onsdag, juli 11, 2007

Some JRuby tricks

I have spent a few hours adding some useful features these last days. Nothing extraordinary, but things that might come in handy at one point or another. The problem with these features is that they are totally JRuby specific. That means you could probably implement them for MRI, but noone has done it. That means that if you want to use it, beware. Further, they exploit a few tricks in the JRuby implementation, meaning it can't be implemented in pure Ruby.

So, that was the disclaimer; now onto the fun stuff!

Breaking encapsulation (even more)
As you know, in Ruby everything is accessible in some form or another, and you can do almost everything with the metaprogramming facilities. Well, except for one small detail which I found out while working on the AR-JDBC database drivers.

We have some code there which needs to be separate for each database, and it just so happens that core ActiveRecord have already implemented them in a very good way. So, what do we do? Mix in them and remove the methods we don't want? No, because ActiveRecord adapters are classes, not modules, and you can't mix in classes. There is no way to get hold of a method and add that to an unrelated other class or module. Except if you're on JRuby, of course:
require 'jruby/ext'

class A
def foo
puts "A#foo"
def bar
puts "A#bar"

class B;end

class C;end

b = B.new
b.steal_method A, :foo
B.new.foo rescue nil #will raise NoMethodError

C.steal_methods A, :foo, :bar
Of course, using this should be avoided at all costs. But it's interesting that such a powerful thing can be implemented using about 15 lines of Java code.

JRuby parses Ruby code into an Abstract Syntax Tree. For a while now, the JRuby module have allowed you to parse a string and get the AST representation by executing:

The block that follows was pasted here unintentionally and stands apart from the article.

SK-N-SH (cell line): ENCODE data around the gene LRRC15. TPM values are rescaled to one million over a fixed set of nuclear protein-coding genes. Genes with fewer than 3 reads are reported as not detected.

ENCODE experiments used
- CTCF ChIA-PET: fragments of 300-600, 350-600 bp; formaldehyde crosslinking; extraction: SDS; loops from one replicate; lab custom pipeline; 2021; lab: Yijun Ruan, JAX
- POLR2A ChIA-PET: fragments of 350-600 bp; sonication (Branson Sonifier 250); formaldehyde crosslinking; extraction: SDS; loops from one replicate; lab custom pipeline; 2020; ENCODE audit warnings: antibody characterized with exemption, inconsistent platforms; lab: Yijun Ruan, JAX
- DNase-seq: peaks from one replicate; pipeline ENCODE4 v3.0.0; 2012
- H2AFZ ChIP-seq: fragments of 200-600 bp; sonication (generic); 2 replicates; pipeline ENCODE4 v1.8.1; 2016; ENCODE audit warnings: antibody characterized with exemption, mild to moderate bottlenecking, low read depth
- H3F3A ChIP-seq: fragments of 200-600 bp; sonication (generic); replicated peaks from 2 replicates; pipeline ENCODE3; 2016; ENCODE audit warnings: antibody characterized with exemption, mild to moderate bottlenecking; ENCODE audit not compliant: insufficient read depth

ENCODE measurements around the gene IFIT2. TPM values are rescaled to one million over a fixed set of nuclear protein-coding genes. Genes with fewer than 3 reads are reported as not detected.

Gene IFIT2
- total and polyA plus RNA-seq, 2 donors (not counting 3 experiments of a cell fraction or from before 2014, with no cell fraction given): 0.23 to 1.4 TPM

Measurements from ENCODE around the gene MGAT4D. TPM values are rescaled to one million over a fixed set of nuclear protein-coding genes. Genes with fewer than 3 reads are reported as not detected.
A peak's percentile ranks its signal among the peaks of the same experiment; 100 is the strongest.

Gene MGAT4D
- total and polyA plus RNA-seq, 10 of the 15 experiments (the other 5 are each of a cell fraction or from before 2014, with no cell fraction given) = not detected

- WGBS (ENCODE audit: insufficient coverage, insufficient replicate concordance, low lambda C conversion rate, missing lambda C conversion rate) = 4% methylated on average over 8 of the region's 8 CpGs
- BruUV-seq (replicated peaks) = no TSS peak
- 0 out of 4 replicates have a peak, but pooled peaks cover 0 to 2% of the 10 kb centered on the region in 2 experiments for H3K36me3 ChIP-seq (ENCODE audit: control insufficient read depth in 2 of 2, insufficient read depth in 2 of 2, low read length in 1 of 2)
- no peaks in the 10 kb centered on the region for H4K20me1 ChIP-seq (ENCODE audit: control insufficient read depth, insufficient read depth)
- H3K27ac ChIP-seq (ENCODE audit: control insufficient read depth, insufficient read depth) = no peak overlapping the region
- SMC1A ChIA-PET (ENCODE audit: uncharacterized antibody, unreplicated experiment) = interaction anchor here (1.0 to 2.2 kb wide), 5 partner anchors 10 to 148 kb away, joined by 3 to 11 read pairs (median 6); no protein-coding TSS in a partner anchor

require 'jruby'

JRuby.parse "puts 'hello'", 'filename.rb', false
This returns the Java AST representation directly, using the Java Integration features. That is old. What is new is that I have added pretty inspecting, a nice YAML format and some navigation features which makes it very easy to see exactly how the AST looks. Just do an inspect or to_yaml on an AST node and you will get the relevant information.

That is interesting. But what is even more nice is the ability to run and use arbitrary pieces of the AST (as long as they make sense together) and also run them:
require 'jruby'

ast_one = JRuby::ast_for("n = 1; n*(n+3)*(n+2)")
ast_two = JRuby::ast_for("n = 42; n*(n+1)*(n+2)")

p (ast_one.first.first + ast_two.first[1]).run
p (ast_two.first.first + ast_one.first[1]).run
As you can see, I take two fragments from different code, add them together and run them. You can also see that I'm using an alias for parse here, called ast_for. That makes much more sense when using the second parse feature, which we already know from ParseTree:
require 'jruby'

JRuby::ast_for do
puts "Hello"
Well, I guess that's all I wanted to show right now. These last small things I've added because I believe they will be highly useful for debugging JRuby code.

I also have some more ideas that I want to implement. I'll keep you posted about it.

6 kommentarer:

Daniel Berger sa...

require 'evil'

class Bar
include Array.as_module

b = Bar.new
p b # => [1,2,3]

flgr sa...

Yup, I think I would have allowed including classes as well. evil.rb also offers Module#inherit so you can do:

class Bar
inherit Array

I think that is a bit nicer than steal_methods.

Still, very cool stuff. Being able to get at the AST is especially cool. Bonus points if you can add it to Method objects and Proc objects. :)

Anonym sa...

hey ola

can you try to add code indention to your code?

right now i.e. ruby code lacks indention, and it makes it a bit hard to read the ruby code without indention :)

Anonym sa...

whops, sorry, i forgot to add:
i meant code indention in your BLOG _here_ :)

Sammy Larbi sa...

Daniel, do you know if evil.rb works outside of MRI?

Ola, nice going - very cool. What approaches have you tried in simulating this behavior in Ruby?

Is it a function of simply knowing the AST and what would and would not work, or have you tried doing this?

I tried by instantiating A, then getting foo as a method, converting it to a proc, and using defined method with that info on B.

That works for your simple example, but as you probably know, if you have foo accessing some member variable, you will not get what you want - it uses A's members, at the time you stole the method.

Daniel Berger sa...


No, because evil.rb uses DL, which is a C extension. However, there's nothing preventing a DL wrapper in JRuby via JNI, at least in theory.

And no, I'm not going to write one. I'll let YOU write one. :)